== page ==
And then from there, it’s a matter of you saying, “Okay, I’m going to put all this money. Regardless of where it is, I’m going to put it into different categories.” And you can organize your category groups in ways where you say, “Okay, here are all my savings categories if you want.” We land on more personal preference as we get onto that side of things.

Robert Leonard (24:16):
How often does somebody need to stay up to date with this type of strategy? Is it something you need to check in with every week, every couple of weeks?

Jesse Mecham (24:24):
I’ve experimented personally. I’ve experimented with just monthly. I have like the wiggle room personally to do that where I can be like, well, nothing’s going to blow up on me. We’ve been doing this so long. We have pretty good kids. I’ve also experimented in 2019. I did all daily like manual entry. I didn’t connect it with my bank. I didn’t do anything fancy. I wanted to see what it was like to be in it every day. I actually liked that more. If you’re just starting out, you should lean toward more frequent.

Jesse Mecham (24:49):
And then as you get your feet under you and you get kind of a rhythm, you can maybe back it off a little bit. A lot of people do it. It’s like a Sunday routine, a Saturday morning routine. They get kind of their rhythm but when you’re first starting, more frequent is better just to establish that habit and kind of that muscle memory of like, okay, when I spend money, I’m going to plug my phone and check before I actually spend that kind of thing. We want to reinforce that when you’re just getting started so you can get that behavior change we’re looking for.

Robert Leonard (25:14):
How did you get your spouse on board? I know you mentioned that you got married early and so it sounds like you both might’ve agreed to it, but if you didn’t, how did you come to the same place? And if you did was one person the brainchild behind it, and you kind of convinced the other person to come along or did you both just mesh well or how did that work?

Jesse Mecham (25:32):
We were in the honeymoon phase, like literally honeymoon phase. And so when I said, “Hey, let’s use this budget and follow it,” she was just like, “Cool.” Because I could do no wrong in that little window of time. She was like, “Man, you’re the best.” And I’m like, “Okay, cool. We got it.” But over the years, we’re still evolving. And I’ve noticed that there are budget categories that she cares a lot about. And then there are others that she just couldn’t care less about. She doesn’t do the reconciliation, I do that. I do kind of the heavy lifting, like the tedium. I like to be in the software and clicking and doing. And all that I ask her to do is, “Hey, when you spend money, can you record it on your phone?” She’s like, “Yeah, I can do that.” And then I’d reconcile it.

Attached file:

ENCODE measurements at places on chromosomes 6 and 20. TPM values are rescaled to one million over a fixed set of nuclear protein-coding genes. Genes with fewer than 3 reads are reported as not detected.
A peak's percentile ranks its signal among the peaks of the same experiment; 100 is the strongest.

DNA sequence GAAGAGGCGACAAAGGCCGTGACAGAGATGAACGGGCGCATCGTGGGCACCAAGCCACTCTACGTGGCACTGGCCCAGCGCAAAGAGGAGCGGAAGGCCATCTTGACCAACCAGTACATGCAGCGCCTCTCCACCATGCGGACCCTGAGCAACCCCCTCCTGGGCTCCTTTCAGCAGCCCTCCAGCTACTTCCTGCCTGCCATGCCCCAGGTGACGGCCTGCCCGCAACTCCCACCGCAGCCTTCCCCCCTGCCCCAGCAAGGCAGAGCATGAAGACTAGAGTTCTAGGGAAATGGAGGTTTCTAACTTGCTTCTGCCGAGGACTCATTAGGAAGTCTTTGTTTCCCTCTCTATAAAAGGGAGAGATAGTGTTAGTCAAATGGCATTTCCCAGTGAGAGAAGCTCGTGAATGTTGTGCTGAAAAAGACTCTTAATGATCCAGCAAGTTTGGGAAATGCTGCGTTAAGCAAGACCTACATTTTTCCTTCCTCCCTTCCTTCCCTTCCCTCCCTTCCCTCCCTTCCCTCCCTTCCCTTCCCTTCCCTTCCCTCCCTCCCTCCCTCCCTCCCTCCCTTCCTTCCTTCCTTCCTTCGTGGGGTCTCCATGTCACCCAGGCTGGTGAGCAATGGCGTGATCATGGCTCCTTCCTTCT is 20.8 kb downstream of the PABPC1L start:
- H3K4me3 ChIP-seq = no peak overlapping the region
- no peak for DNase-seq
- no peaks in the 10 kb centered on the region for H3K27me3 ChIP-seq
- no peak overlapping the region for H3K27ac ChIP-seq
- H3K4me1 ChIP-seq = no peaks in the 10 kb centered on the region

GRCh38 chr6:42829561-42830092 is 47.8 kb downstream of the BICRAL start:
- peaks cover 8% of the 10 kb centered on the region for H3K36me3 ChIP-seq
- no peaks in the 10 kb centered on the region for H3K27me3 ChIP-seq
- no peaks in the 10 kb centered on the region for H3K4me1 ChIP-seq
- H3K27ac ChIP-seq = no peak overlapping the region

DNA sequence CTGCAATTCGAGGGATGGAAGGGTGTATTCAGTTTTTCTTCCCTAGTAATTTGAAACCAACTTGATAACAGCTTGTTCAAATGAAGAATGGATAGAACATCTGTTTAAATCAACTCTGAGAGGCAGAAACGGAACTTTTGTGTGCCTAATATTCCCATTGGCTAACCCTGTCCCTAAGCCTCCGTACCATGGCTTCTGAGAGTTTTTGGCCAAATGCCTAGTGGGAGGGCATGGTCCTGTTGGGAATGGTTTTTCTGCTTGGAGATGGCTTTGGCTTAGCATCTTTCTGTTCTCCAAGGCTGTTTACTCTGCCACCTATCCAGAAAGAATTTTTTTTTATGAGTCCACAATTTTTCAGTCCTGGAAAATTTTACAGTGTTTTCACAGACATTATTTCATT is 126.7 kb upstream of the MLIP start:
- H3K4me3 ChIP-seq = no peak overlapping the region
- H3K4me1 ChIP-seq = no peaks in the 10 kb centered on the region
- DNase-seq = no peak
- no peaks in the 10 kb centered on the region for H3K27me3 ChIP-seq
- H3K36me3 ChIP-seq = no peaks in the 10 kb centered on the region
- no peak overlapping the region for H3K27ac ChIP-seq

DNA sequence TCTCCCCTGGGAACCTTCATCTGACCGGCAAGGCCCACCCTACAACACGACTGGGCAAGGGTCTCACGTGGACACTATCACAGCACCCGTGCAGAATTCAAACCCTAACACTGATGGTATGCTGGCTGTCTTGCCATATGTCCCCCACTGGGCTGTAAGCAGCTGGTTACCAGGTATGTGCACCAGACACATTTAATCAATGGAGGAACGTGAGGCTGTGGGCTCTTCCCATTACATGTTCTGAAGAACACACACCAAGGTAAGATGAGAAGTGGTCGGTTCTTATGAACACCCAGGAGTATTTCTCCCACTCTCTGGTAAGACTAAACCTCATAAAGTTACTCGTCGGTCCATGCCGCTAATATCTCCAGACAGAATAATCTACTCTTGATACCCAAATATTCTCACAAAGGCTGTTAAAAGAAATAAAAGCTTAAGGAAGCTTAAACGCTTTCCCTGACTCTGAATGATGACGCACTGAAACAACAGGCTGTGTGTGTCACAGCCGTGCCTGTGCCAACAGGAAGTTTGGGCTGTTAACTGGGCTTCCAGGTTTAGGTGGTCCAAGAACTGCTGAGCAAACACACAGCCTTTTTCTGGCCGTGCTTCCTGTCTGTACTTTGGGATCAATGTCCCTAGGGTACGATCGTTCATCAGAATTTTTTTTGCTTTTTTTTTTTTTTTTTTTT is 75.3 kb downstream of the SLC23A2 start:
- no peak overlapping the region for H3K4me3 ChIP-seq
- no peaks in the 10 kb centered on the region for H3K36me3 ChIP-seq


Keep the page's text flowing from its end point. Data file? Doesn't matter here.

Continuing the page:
Jesse Mecham (26:10):
If I’m not doing an experiment, we’re usually on kind of the weekly train. So in that instance, she cares a lot about how much we put in towards our next family trip, how much is in groceries because she loves to cook. It’s a huge hobby of hers and clothing for the kids. If they were naked, I don’t even know if I would notice, but she’s pretty on the ball with it. So she’s like, “So-and-so needs jeans.” I would have never noticed.

Jesse Mecham (26:33):
So she’s kind of aware of those categories where I’m much more focused on what’s our savings rate and what are we doing here and how do we optimize this. I tried years ago to optimize grocery spending on her behalf, I mean, it just blew up in my face. Issues like, man, my grocery trip is a success if the kids… We have seven kids. She’s like, “If the kids…” At the time, I think we had four. She’s like, “If they don’t melt down in the grocery store and I’m in and out as fast as possible, that is success.” There’s no couponing, there’s no price shopping, matching, checking. She’s like in and out, that is grocery success.

Jesse Mecham (27:05):
And that helped me realize like, “Oh, I was prioritizing minimizing spend, and she was prioritizing ease of the trip, and they’re completely different things.” But when… Because we had conversations about it where I’m like, “I feel like we keep overspending in groceries.” And she’s like, “Because I’m not trying because I don’t care.” And I say that in a 30-second soundbite, but that was three years of me kind of being like, “What’s going on?” To myself and then friction. I’m like, “Hey, why can’t we?” And she’s like, “Oh, I’ll try and do better.” But then she kind of realized, and I realized like, “Oh, we thought about those things completely differently.” And then, I just bumped up the grocery budget and had to move some things around permanently though.

Jesse Mecham (27:48):
I was like, oh, she wants wiggle room there. She wants to not know how much the price of a can of corn is. The girl I married, it was like I’m like, “What’s the price of this? What’s the price?” She just, boom, boom, boom, just rattle it all off. Her priorities shifted. We’re always evolving. The most important thing about that is talking. You got to talk about it. So you budget together, you allocate money and you find out like what do you care about? And it’s not clean, but if you recognize like we’re in discovery mode here, how does this other person tick? How are our priorities shifting? When you approach it that way and not why do you do this? Why don’t you do that? It goes a long way. So I mean, we’re in like straight up just relationship communication territory now, but you got to make sure that the budget is this common ground where you say, what do you really care about? What do we want? It’s not really about money at that point. It’s about what you value, what you’re trying to achieve.

Jesse Mecham (28:39):